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About Aruba

Information about Aruba Aruba North America

Aruba is a 33-kilometre (21 mi)-long island of the Lesser Antilles in the southern Caribbean Sea, 27 km (17 mi) north of the Paraguana Peninsula, Falcon State, Venezuela. A country within the Kingdom of the Netherlands, Aruba has no administrative subdivisions. Unlike much of the Caribbean region, Aruba has a dry climate and an arid, cactus-strewn landscape. This climate has helped tourism as visitors to the island can reliably expect warm sunny weather.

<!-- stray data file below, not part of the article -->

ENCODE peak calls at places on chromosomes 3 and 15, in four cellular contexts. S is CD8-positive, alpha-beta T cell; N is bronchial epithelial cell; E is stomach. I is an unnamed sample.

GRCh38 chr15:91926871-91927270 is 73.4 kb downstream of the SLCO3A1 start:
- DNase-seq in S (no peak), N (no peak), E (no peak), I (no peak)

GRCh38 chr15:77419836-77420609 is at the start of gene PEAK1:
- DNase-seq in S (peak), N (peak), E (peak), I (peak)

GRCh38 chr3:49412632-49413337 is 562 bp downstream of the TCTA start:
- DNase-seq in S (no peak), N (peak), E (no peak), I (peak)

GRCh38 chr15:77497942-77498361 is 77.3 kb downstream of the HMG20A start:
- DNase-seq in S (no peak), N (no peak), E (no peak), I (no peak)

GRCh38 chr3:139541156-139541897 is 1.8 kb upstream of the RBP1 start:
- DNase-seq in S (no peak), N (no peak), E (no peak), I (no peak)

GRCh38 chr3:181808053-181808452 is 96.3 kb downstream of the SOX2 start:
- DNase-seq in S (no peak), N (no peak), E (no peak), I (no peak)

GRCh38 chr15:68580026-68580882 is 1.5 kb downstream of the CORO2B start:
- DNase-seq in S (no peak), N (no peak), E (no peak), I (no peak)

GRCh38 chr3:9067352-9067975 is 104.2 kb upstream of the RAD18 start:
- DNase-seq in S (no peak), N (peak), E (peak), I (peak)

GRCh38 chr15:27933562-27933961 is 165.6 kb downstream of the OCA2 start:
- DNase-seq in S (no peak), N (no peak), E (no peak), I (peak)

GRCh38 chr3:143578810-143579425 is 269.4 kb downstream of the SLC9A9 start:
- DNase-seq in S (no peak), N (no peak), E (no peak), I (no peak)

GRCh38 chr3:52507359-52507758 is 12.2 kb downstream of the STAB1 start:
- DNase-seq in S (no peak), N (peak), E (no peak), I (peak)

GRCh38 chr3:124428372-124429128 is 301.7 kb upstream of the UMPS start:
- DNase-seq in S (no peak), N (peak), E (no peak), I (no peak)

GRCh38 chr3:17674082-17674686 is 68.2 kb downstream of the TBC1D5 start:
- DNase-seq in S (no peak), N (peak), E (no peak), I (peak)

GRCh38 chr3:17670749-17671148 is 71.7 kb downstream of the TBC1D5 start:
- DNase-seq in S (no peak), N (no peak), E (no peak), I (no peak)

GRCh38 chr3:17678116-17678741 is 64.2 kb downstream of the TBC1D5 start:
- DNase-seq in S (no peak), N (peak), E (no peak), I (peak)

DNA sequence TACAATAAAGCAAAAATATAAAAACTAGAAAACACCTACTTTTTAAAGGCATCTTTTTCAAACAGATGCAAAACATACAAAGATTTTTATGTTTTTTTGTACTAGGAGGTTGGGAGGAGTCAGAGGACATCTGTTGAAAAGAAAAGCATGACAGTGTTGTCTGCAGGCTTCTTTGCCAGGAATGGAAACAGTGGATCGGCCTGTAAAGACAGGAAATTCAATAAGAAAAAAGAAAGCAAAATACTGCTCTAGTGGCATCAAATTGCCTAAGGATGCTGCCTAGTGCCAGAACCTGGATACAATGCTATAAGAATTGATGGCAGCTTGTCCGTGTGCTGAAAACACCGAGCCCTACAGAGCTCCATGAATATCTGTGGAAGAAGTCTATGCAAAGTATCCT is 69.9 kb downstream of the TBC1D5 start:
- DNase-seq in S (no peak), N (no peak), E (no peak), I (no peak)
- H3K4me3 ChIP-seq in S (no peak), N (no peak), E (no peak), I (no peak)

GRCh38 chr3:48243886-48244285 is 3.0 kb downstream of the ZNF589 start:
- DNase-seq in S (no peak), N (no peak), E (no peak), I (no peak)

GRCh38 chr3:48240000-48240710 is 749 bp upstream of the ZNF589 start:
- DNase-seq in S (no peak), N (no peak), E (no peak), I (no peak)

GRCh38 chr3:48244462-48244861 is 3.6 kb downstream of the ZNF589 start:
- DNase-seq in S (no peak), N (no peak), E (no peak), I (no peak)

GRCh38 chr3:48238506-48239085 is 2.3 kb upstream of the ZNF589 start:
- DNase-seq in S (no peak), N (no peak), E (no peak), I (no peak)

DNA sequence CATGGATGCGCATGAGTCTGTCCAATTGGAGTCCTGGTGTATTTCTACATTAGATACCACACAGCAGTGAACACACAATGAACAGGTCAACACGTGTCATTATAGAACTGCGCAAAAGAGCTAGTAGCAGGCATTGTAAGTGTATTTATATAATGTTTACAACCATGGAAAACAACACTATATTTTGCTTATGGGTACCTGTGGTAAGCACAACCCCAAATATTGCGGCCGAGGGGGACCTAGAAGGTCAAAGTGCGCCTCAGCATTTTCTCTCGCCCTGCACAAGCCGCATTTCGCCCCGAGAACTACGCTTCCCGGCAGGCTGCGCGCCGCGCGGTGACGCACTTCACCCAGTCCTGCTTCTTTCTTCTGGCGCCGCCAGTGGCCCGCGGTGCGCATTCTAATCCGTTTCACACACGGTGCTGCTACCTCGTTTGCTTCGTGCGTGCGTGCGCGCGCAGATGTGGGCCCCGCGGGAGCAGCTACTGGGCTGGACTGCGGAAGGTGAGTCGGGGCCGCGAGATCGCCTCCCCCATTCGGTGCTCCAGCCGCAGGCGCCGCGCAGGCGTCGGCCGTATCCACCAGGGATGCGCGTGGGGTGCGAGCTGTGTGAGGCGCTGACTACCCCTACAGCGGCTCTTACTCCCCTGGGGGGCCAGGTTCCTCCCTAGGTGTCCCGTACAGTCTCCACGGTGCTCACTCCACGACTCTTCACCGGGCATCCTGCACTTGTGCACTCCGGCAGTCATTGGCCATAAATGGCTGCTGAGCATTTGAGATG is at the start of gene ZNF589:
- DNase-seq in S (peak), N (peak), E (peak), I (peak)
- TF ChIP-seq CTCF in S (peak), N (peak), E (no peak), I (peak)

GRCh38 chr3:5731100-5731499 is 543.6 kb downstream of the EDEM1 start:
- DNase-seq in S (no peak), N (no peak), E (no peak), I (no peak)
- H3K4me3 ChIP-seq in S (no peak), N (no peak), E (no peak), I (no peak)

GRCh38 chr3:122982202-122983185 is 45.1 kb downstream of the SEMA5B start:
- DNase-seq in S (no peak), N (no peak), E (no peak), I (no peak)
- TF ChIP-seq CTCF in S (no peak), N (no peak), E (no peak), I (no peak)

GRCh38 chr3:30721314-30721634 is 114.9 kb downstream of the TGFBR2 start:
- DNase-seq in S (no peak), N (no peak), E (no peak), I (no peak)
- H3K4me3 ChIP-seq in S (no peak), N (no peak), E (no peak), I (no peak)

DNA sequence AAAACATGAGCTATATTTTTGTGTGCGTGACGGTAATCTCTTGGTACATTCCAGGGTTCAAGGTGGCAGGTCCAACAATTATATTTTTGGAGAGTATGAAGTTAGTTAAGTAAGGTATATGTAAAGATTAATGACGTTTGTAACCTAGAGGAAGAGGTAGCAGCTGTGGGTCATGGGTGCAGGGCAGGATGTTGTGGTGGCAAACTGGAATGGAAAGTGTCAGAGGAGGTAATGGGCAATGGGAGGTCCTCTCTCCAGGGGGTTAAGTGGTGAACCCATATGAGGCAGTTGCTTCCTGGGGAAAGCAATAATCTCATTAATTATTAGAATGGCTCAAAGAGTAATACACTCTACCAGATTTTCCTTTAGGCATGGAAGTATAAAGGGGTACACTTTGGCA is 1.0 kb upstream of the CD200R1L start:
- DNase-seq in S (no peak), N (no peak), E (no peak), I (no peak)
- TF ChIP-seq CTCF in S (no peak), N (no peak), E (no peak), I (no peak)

Europeans first learned of Aruba when Amerigo Vespucci and Alonso de Ojeda came across it in August 1499. Vespucci in one of his four letters to Lorenzo di Pierfrancesco de' Medici described his voyage to the islands along the coast of Venezuela. He wrote about an island where most trees are of brazilwood and, from this island, he went to one ten leagues away, where they had houses built as in Venice. In another letter he described a small island inhabited by very large people, which the expedition thought was not inhabited. Aruba was colonized by Spain for over a century. The Cacique or Indian Chief in Aruba, Simas, welcomed the first priests in Aruba and received from them a wooden cross as a gift. In 1508, Alonso de Ojeda was appointed as Spain's first Governor of Aruba, as part of "Nueva Andalucia." Another governor appointed by Spain was Juan Martinez de Ampues. A "cedula real" decreed in November 1525 gave Ampues, factor of Espanola, the right to repopulate the depopulated islands of Aruba, Curacao and Bonaire. The natives under Spanish rule enjoyed more liberty than the average northern European farmer of the period.
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